Asparragus

Asparagus

Asparagus (Asparagus officinalis L.) is a vegetable crop of the Liliaceous family. It is a perennial plant which is cultivated mainly on temperate climate and with moderate winter.

Its production cycle depends on the variety, climatic conditions and principally on the cultural management applied to the crop. It prefers long days and high light intensity mainly from high temperatures; even though, observations made have indicated that light does not have any direct effect on the stalk (shoot or spear) growing.

The optimum growing average temperature is 19°C with a variation range of +-7°C, being the asparagus growing affected in colder zones (under 10 – 15°C).

The crop has a useful life between 6 and 12 years, depending on the harvest number performed per year. With one annual harvest, usually the plant last between 8 and 10 years. Besides, the plant in older crops, but with two harvests per year, has a life span between 6 and 7 years.

The plant is composed in two parts: the aerial part or canopy, formed by stalks, branches, leaves, flowers, fruits and seeds; and the subterraneous part, which is presented with two types of roots: the principals, which act as storage organs of carbohydrates and the secondary roots or rootles, responsible to the water and nutrients absorption. The crown is found between the root and the stem, which is the connection between both parts. This is a sort of subterraneous horizontal stem (rhizome) over which the vegetative buds sprout that will produce spears (edible part).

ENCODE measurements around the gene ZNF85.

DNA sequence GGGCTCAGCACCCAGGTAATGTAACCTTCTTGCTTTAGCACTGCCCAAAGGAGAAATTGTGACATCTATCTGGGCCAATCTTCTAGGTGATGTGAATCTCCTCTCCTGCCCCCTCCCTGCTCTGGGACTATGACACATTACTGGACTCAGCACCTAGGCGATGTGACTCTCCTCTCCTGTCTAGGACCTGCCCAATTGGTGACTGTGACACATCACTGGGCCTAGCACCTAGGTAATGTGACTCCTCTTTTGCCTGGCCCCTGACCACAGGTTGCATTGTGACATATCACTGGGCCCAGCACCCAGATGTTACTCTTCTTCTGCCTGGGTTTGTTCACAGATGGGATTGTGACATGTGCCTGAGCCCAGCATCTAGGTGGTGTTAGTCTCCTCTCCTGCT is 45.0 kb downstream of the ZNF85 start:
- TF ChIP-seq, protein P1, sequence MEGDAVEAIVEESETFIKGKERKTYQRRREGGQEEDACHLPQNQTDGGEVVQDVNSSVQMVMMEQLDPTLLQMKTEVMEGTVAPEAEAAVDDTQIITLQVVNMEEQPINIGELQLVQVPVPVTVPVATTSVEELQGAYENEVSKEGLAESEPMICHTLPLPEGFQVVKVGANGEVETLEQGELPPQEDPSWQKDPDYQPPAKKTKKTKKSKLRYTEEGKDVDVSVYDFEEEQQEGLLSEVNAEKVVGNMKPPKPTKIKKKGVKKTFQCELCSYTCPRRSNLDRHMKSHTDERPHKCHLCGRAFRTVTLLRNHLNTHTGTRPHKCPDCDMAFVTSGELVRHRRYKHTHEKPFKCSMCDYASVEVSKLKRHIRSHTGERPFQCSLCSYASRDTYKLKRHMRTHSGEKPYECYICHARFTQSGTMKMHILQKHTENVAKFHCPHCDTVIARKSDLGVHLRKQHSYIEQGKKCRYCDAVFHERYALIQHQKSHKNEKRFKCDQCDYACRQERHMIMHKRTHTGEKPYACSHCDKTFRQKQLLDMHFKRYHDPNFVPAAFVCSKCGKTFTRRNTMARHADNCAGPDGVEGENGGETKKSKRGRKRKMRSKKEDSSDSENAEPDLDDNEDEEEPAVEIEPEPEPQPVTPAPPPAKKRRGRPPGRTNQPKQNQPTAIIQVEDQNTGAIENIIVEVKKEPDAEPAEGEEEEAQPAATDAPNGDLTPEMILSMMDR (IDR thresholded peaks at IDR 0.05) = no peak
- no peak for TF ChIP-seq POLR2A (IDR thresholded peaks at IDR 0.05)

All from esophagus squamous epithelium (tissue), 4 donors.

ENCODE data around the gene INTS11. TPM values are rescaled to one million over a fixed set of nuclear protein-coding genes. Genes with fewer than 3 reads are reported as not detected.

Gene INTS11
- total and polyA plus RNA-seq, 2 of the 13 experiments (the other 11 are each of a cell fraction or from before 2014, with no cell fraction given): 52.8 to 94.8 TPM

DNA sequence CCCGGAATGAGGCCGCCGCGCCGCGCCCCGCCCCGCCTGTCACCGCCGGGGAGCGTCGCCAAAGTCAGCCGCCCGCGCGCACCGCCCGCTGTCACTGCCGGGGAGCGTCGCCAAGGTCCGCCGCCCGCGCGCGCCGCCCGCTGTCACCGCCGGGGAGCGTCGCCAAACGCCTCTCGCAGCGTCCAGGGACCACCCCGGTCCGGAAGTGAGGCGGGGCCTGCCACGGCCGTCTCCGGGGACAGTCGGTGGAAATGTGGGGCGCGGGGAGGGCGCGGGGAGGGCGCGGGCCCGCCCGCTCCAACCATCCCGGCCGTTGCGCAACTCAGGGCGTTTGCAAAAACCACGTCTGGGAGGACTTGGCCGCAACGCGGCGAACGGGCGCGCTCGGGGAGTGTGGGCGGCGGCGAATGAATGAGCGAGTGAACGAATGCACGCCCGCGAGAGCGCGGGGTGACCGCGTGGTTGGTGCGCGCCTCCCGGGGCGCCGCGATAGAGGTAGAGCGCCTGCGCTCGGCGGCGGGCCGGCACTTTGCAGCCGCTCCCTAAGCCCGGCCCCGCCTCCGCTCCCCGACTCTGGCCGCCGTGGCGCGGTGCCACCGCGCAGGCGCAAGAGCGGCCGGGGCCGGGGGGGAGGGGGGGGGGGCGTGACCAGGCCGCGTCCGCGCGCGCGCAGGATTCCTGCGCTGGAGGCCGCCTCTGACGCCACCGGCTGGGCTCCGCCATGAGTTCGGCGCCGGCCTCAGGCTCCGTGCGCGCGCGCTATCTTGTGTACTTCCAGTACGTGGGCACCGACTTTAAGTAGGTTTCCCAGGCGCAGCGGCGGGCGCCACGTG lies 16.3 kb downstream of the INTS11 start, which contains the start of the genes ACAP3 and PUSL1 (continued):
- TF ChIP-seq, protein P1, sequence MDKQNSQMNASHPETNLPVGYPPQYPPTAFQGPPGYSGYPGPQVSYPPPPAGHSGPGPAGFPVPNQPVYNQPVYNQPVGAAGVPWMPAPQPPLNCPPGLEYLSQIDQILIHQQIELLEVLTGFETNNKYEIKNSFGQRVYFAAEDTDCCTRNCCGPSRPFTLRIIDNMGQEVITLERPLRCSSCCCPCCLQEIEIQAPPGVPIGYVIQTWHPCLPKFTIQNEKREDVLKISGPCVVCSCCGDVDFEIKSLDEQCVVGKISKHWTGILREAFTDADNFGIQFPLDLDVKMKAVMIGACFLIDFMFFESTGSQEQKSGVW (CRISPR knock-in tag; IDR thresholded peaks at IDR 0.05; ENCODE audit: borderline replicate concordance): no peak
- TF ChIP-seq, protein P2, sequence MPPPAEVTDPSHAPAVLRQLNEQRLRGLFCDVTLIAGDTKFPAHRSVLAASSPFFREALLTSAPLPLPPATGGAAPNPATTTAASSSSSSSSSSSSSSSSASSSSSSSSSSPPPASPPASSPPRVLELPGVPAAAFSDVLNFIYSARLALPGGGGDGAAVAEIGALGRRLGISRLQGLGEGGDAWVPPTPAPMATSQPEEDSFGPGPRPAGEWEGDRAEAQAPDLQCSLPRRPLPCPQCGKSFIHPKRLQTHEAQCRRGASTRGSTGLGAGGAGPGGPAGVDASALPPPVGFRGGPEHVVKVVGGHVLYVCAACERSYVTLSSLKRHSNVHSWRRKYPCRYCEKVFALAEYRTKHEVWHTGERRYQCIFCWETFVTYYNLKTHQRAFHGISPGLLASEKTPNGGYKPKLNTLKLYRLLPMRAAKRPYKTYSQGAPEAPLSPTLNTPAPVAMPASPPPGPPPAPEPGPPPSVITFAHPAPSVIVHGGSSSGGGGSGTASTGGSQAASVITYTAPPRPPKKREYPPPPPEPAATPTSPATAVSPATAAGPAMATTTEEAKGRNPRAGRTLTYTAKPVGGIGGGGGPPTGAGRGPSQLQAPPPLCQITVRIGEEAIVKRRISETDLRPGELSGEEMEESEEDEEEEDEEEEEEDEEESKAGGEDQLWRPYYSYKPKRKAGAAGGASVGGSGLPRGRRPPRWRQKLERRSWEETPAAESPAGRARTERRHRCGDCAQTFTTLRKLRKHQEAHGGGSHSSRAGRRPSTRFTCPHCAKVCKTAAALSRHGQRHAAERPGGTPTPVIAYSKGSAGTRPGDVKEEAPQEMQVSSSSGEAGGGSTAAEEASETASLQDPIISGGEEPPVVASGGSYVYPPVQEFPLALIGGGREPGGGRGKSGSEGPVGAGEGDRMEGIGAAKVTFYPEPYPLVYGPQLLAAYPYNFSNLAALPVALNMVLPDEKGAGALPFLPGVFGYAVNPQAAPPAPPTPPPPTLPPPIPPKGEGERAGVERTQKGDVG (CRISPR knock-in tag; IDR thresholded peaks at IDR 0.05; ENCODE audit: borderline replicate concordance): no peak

The reserves formed in the aerial part are accumulated in the main roots. These reserves play a fundamental role in the spears’ emission for the next season. This, due to that the asparagus yield is not the result of the photosynthetic products generated in the actual season, since it is in direct function of the accumulate reserve quantity of the previous season.

Asparagus is cultivated on a wide range of soil types, obtaining the best results in loam, sandy loam, tilled and soft or spongy or loose soil with good drainage. This crop is tolerant to saline soils, but it is susceptible to acid soils.

Main Nutrients
The application of balanced nutrition aims to ensure adequate aerial and root growth to store as much carbohydrate in specialized organs. Adequate nutrition of the crop is a key factor in obtaining good harvests.

To achieve an appropriate nutrition plan in asparagus is necessary to know the nutrient demand in quantity and type of nutrient. It is also important to know the role of each nutrient for crop growth, yield and quality of production.

The objective of a balanced nutrition application is to assure an adequate aerial and root growing for storing the higher carbohydrate quantity in specialized organs. The adequate nutrition of the crop is a key factor for obtaining a good harvest.